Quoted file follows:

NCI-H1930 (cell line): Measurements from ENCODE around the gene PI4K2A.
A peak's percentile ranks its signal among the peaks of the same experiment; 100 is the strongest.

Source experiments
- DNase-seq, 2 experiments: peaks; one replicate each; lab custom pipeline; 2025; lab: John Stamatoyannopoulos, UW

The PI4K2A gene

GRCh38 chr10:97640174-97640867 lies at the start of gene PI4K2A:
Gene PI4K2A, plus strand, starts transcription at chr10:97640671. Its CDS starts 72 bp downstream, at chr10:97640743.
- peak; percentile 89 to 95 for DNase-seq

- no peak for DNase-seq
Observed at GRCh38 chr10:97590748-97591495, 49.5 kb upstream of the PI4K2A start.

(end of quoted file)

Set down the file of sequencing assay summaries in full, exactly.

NCI-H1930 (cell line): Measurements from ENCODE around the gene PI4K2A.
A peak's percentile ranks its signal among the peaks of the same experiment; 100 is the strongest.

Source experiments
- DNase-seq, 2 experiments: peaks; one replicate each; lab custom pipeline; 2025; lab: John Stamatoyannopoulos, UW

The PI4K2A gene

GRCh38 chr10:97640174-97640867 lies at the start of gene PI4K2A:
Gene PI4K2A, plus strand, starts transcription at chr10:97640671. Its CDS starts 72 bp downstream, at chr10:97640743.
- peak; percentile 89 to 95 for DNase-seq

- no peak for DNase-seq
Observed at GRCh38 chr10:97590748-97591495, 49.5 kb upstream of the PI4K2A start.